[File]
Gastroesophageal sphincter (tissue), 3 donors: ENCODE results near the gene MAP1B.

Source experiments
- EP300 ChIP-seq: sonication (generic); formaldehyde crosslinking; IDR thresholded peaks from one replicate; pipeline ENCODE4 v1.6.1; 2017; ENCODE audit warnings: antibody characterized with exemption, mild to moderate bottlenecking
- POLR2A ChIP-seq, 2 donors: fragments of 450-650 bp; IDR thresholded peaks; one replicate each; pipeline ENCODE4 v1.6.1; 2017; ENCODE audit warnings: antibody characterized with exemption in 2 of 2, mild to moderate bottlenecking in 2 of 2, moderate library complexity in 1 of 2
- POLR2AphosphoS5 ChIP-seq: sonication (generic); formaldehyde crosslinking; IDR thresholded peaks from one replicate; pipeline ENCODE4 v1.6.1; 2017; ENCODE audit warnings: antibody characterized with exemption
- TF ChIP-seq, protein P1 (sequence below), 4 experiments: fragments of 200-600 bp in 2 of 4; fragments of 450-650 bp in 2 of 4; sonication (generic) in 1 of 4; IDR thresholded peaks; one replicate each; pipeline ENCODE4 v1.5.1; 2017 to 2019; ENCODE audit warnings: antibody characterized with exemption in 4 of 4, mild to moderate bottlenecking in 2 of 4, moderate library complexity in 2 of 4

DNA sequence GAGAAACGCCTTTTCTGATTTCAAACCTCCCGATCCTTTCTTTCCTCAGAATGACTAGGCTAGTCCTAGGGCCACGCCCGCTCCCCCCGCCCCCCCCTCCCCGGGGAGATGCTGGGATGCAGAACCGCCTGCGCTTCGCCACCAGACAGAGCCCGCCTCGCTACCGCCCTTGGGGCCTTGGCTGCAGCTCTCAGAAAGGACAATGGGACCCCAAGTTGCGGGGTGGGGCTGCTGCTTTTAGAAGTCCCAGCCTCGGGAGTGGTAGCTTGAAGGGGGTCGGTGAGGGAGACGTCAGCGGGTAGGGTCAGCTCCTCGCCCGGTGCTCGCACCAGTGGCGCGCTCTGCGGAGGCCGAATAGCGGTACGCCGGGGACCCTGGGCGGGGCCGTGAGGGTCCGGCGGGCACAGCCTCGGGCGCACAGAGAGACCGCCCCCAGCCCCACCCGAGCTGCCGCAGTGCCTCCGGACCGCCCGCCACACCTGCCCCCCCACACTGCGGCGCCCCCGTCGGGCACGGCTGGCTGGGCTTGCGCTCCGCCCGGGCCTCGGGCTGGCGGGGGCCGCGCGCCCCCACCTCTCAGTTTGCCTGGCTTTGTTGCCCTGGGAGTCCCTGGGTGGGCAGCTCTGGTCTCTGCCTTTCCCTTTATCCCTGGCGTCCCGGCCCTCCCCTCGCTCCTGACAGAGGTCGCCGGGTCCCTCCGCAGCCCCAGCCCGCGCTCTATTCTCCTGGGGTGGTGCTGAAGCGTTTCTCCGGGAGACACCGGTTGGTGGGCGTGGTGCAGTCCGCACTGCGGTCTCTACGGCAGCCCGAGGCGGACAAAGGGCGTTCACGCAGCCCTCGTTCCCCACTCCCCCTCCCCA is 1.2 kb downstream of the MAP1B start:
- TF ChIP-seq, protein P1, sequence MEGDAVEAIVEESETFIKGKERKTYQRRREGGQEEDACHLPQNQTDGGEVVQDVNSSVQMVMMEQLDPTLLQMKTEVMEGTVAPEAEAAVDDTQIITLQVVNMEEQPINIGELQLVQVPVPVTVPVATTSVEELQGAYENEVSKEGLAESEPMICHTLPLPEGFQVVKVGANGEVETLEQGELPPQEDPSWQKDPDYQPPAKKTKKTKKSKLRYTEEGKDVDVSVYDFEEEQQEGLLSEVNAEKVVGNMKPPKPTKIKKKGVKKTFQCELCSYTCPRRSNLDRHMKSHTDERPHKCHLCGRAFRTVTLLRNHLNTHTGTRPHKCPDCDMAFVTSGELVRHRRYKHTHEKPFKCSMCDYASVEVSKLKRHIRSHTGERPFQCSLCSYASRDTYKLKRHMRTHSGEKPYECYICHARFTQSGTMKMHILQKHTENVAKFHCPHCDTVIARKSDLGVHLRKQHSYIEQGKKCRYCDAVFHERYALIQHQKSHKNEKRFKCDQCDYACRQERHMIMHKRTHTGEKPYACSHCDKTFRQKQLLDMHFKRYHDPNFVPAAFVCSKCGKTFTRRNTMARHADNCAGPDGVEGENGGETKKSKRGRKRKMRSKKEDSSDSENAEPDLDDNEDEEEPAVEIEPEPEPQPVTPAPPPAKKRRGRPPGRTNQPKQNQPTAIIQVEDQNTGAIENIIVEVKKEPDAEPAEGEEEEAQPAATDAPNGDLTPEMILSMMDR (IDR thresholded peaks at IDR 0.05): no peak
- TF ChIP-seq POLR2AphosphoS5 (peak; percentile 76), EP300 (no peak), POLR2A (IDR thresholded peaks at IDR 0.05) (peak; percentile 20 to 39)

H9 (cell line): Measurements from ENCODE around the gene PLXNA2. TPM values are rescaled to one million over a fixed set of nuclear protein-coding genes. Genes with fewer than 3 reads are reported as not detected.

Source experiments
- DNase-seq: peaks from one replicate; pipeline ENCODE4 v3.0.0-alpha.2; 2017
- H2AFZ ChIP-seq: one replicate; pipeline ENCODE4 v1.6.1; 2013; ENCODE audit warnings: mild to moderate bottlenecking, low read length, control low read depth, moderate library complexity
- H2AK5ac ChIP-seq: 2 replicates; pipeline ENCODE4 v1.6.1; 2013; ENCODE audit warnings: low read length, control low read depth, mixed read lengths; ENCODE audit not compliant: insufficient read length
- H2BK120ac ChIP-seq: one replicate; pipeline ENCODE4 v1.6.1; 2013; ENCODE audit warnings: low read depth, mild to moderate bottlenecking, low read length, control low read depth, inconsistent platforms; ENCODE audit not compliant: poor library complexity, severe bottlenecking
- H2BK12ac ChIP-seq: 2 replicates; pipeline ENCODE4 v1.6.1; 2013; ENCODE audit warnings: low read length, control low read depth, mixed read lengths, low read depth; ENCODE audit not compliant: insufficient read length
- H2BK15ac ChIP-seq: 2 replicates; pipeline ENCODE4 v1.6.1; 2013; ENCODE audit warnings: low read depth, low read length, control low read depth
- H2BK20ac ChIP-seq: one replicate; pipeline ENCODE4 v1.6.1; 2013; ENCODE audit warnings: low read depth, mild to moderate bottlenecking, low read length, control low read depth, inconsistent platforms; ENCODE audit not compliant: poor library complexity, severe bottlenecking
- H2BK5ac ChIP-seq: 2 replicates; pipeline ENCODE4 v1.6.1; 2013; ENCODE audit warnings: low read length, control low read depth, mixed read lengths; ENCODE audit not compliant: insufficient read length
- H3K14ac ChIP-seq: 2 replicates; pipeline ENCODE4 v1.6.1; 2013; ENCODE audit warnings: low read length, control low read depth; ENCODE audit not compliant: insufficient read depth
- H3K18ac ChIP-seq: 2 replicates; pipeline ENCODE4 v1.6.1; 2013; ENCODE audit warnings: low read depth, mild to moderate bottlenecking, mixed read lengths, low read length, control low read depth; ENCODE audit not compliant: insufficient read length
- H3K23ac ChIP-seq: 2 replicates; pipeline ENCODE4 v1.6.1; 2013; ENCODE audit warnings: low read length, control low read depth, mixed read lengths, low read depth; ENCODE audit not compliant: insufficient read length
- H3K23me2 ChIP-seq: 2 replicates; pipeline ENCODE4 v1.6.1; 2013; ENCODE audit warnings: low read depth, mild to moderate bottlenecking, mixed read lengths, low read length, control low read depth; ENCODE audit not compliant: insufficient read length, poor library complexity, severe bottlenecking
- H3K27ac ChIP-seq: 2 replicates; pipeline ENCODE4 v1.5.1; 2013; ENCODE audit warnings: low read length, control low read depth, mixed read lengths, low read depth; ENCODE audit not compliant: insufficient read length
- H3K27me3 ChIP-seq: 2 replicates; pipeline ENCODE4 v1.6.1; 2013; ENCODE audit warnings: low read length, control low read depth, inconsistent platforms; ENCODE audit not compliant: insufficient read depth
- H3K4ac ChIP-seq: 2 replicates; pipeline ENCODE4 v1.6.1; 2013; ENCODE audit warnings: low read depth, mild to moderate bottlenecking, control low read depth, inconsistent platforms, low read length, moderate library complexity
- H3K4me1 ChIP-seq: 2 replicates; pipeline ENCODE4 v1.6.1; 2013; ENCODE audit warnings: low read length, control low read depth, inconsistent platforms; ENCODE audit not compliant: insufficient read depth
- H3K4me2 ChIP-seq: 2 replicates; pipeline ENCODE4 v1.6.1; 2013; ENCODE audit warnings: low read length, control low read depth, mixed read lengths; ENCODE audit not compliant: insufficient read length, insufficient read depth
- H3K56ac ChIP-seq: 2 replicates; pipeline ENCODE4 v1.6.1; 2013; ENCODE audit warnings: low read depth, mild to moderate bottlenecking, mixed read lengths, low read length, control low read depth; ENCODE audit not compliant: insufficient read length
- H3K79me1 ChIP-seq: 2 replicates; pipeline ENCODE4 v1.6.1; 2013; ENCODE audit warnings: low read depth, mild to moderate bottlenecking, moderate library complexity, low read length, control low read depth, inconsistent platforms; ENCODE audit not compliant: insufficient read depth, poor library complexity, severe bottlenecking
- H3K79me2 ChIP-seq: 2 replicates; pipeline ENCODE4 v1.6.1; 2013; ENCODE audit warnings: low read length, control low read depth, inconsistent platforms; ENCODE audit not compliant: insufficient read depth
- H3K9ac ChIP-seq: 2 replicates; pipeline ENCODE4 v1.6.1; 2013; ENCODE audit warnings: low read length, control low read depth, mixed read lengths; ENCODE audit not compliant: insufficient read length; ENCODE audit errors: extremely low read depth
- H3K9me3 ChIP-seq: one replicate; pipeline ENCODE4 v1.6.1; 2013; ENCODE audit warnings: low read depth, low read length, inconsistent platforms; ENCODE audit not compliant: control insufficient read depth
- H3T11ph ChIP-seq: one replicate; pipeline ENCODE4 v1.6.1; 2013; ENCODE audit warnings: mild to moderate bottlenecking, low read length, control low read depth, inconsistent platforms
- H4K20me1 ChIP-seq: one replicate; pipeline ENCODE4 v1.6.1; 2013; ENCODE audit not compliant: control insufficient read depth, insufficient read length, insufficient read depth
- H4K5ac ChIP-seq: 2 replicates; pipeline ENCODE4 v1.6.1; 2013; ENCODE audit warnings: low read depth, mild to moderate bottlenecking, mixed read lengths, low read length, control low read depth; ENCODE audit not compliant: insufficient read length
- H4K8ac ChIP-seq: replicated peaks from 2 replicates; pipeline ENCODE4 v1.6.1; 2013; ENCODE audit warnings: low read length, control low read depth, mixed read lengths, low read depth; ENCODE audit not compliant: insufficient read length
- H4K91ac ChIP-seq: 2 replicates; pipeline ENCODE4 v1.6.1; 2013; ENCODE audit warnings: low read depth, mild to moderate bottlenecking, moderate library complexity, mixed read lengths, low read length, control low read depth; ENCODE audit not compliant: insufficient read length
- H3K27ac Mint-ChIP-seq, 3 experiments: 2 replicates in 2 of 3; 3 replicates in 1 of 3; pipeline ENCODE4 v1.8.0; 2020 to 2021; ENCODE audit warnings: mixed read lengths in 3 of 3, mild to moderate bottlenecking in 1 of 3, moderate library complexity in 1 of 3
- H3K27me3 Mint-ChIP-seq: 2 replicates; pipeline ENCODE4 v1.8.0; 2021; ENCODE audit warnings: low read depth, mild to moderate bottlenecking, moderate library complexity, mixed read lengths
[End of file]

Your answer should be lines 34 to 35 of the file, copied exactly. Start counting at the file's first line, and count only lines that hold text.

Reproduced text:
- H3T11ph ChIP-seq: one replicate; pipeline ENCODE4 v1.6.1; 2013; ENCODE audit warnings: mild to moderate bottlenecking, low read length, control low read depth, inconsistent platforms
- H4K20me1 ChIP-seq: one replicate; pipeline ENCODE4 v1.6.1; 2013; ENCODE audit not compliant: control insufficient read depth, insufficient read length, insufficient read depth